By Christy Crook
Republished from Construction Executive, August 18, 2021, a publication of Associated Builders and Contractors. Copyright 2021. All rights reserved.
The U.S. construction industry temporarily came to a halt at the start of the pandemic. Thankfully, many leaders realized the essentialness of construction work and allowed projects to restart. However, according to Associated Builders and Contractors (ABC), the global health crisis cost the commercial construction industry more than one million workers. As of June 2021, ABC reported an 80% rebound in employment, with a shortage of between 200,000 to 400,000 workers still needed to close the pre-pandemic hiring gap.
With workers in high demand, now is the time for more women to join our industry. A recent survey of more than 1,000 women construction workers found that nearly eight in 10 love their jobs and that their managers treat them respectfully. Despite these findings, and although women comprise 47% of the U.S. workforce, only 10.9% are in the construction industry.
The stereotypes, barriers, and obstacles that women face in our industry are no secret. But a turning point occurred in 1998 with a legal victory in the Jenson v. Eveleth Taconite Co. lawsuit, a class-action settlement that established a civil rights precedent on hostile work environments for women in construction. Sadly, too many young women today are unaware of this groundbreaking case.
Being unaware of this ruling doesn't excuse the lack of women currently working in construction. It's also important to note that the gender pay gap in commercial construction is virtually nonexistent, with women earning 99.1% of what their male counterparts make. That’s 10 percentage points higher than the national gender wage gap of all other industries combined.
With a massive shortage of workers and with construction projects booming, now is the time to make a change. Construction jobs are reliable, and they pay well, with income potential up to 30% higher than more traditional female-dominated careers. Moreover, according to some industry statistics, women can secure a leadership role in construction in much less time than competing industries.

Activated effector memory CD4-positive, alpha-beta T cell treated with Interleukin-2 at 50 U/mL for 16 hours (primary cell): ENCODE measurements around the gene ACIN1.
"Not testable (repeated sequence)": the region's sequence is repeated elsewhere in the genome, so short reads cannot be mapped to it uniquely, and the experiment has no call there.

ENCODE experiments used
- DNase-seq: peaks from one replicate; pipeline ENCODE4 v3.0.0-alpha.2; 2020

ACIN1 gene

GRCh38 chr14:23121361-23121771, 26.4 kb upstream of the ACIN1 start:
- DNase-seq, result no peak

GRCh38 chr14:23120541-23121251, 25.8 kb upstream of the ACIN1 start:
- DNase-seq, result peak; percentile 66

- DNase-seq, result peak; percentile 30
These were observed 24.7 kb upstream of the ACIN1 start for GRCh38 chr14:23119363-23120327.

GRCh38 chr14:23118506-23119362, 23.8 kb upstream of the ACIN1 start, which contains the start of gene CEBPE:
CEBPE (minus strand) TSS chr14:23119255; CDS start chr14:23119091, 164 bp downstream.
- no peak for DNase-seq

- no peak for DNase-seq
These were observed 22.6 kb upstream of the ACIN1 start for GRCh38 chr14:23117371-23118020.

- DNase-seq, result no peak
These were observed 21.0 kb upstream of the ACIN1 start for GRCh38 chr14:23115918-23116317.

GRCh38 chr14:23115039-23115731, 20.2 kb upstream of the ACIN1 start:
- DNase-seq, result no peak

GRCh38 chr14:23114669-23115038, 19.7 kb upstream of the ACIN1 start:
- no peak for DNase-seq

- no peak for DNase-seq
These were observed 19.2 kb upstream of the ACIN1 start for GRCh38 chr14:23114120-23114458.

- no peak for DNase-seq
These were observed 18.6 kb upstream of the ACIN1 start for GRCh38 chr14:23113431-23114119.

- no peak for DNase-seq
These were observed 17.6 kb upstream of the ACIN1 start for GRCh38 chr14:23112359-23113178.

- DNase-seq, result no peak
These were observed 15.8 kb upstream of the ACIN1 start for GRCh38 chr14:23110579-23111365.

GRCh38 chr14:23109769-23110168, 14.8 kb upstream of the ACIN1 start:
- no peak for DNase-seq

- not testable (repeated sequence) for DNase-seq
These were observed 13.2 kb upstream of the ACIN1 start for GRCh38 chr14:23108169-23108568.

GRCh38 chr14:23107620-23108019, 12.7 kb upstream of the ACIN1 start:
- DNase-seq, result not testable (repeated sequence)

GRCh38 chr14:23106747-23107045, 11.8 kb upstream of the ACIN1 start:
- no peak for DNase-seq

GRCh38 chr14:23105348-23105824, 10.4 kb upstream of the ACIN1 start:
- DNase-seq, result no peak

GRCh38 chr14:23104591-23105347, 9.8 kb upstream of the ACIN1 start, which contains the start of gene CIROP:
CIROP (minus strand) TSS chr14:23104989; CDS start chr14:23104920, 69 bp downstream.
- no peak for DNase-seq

HOW TO BEGIN CHANGING THE CULTURE
Many women are hesitant to join the construction industry because of a lack of education, training and apprenticeship opportunities. However, this is rapidly changing as an increasing number of industry trade groups and nonprofit organizations develop attainable pathways to entry-level construction jobs. The National Association of Women in Construction (NAWIC) promotes dozens of national programs and resources dedicated to developing the next generation of female construction employees. Furthermore, dozens of influential regional nonprofits, such as Transportation and Construction (T&C) GIRL, are filling the gap with outreach and model programs designed to educate young women about financially stable careers in the transportation and construction industries.
One of the most important keys to getting women into construction is creating a pipeline. Lots of training exists. But if girls never know that training could be for them, we will continue to have a shortage of women in the industry. T&C GIRL is committed to teaching girls aged eight to 23 years about careers that exist in the construction industry. T&C GIRL President Keller Hayes is bullish on the future of women in construction.
THIS IS OUR CHANCE
As the pandemic begins to wane, a few extraordinary workforce developments are threatening to alter the status quo across multiple industries. Essentially, many employees have chosen to forego returning to their previous jobs. The restaurant and hospitality industry has taken a particularly hard hit. It’s as if the pandemic gave people time to reassess and reevaluate their lives and careers. Although labor shortages aren’t solely a construction industry problem, the sector could benefit from dissatisfied workers looking for better opportunities. To remain competitive, some commercial construction outfits have increased entry-level wages by 40%, double the previous average hourly rate of a restaurant or hotel worker.
For women in the workforce, the construction sector seems ready for an influx of female employees who see growth opportunities. As Anne Pfleger, the NAWIC president, recently said, “Construction is no longer a male-dominated industry, but a male-populated industry.” Let’s hope her message is heard and resonates with an entirely new generation of female construction workers.
Photo credits: Transportation & Construction GIRL